Planning and recording what happened
Prior to implementing the intervention, it is useful to write down exactly what you intend to do (e.g. how long will the intervention be delivered for?; how many times a week will it take place?; what training or preparation will teachers receive?). This will ensure that if the intervention is successful then you will know exactly what it was you did to make it work. Without this step we could end up making claims about the impact (or lack of impact) of something that was not actually implemented.
Despite this step, often the intervention may not be delivered exactly as you intended. Teachers may change it, select from it, improve it or just fail to do it properly (e.g. the plan might have been to deliver an intervention daily, but in reality it may have been delivered only once a week). It is also useful to record exactly what was actually delivered for a number of reasons. In cases where the intervention does not appear to be effective, you will be able to check whether this was because it didn’t actually take place as intended. In cases where the intervention is effective, you may have learned something new (e.g. weekly mentoring might be effective as you had hoped daily mentoring would be).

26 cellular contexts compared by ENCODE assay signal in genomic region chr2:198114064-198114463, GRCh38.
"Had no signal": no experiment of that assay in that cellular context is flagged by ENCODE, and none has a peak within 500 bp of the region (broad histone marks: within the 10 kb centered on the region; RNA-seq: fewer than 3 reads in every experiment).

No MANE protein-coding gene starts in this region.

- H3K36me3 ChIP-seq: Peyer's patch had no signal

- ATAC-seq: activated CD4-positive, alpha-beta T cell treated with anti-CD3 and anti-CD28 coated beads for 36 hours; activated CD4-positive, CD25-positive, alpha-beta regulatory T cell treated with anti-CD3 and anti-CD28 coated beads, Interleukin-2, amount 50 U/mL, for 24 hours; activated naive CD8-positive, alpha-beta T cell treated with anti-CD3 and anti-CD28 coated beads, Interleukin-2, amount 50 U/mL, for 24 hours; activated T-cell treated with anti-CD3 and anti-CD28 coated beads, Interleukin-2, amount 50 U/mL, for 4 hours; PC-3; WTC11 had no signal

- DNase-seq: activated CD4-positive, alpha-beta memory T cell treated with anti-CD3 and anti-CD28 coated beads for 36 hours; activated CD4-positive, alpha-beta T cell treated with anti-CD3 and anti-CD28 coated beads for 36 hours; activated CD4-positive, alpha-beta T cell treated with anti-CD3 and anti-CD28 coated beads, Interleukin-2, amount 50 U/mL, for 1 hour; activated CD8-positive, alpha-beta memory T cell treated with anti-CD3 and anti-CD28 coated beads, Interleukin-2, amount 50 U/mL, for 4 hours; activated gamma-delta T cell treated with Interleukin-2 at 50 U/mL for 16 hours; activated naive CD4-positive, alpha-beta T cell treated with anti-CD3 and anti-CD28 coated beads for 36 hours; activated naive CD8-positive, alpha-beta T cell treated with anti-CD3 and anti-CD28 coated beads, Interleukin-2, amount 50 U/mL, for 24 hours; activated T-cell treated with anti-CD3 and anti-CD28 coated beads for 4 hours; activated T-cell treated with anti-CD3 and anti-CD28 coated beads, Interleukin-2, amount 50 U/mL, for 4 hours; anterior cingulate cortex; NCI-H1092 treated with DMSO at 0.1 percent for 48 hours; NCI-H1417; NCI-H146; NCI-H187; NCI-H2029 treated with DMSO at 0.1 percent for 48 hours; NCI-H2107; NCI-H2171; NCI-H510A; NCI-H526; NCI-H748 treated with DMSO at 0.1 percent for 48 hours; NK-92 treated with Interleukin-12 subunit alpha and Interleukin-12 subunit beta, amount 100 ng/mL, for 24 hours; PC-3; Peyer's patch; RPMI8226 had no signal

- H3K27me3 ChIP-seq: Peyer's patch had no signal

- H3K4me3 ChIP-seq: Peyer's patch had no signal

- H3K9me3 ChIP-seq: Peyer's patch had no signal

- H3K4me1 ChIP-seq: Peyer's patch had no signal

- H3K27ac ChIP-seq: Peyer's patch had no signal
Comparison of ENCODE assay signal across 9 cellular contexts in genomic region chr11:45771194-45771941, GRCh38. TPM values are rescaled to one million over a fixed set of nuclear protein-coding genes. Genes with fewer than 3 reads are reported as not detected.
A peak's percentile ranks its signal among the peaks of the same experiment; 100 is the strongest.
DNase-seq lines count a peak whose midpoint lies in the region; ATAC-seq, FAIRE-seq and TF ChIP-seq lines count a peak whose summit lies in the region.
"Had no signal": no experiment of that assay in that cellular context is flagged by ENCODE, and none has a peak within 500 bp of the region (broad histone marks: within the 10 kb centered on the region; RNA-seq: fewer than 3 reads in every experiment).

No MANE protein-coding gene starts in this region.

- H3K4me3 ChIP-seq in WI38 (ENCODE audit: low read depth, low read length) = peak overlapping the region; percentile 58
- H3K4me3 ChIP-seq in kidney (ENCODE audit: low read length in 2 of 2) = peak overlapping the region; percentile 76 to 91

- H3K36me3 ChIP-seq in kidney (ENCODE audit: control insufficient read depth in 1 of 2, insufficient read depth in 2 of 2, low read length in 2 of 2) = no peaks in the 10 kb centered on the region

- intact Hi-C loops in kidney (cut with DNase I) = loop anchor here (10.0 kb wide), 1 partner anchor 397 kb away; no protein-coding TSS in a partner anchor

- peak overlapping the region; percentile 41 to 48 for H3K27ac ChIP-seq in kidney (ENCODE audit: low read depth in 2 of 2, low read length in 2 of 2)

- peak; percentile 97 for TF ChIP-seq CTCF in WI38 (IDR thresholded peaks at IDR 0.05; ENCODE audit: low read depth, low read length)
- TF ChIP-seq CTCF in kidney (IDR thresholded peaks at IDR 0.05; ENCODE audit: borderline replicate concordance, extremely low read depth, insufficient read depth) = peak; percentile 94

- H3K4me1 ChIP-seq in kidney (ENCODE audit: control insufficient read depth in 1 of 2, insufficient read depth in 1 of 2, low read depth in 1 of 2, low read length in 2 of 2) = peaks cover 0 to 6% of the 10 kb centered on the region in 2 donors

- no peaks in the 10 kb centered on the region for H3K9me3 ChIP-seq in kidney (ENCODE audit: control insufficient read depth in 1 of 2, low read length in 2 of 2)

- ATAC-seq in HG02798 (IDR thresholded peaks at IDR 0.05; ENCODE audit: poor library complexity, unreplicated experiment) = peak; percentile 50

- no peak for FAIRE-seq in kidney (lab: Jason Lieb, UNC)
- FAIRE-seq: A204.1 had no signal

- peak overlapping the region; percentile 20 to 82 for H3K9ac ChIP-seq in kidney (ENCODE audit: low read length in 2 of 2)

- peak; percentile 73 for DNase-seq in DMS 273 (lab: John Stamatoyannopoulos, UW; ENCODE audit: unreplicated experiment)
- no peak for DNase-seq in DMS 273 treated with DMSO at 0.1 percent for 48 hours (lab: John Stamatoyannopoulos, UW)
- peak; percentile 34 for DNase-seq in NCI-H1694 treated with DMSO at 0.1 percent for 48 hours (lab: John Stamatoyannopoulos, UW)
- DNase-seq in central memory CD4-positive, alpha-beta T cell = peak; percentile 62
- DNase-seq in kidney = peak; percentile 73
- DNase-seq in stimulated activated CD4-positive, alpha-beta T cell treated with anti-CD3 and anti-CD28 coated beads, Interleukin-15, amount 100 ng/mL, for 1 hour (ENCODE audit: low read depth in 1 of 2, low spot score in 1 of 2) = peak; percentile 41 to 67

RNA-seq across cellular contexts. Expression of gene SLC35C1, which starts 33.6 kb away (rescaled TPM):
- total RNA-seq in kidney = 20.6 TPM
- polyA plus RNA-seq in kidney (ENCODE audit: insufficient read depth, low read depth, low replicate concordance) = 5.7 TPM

The DIY Guide is primarily about impact evaluation - understanding whether or not an intervention has had an impact on attainment. However, in addition to impact evaluation, process evaluation can be used alongside to understand how the intervention was delivered on the ground, including:
- Was it delivered as intended?
- What are the staff and pupils' perceptions of the approach?
- What has worked well and what has worked not so well?
Information from the process evaluations will enable you to understand how the intervention might be improved and whether is is practical to roll it out. There are various types of quantitative and qualitative data you could collect in an impact evaluation. Find out more about process evaluations here.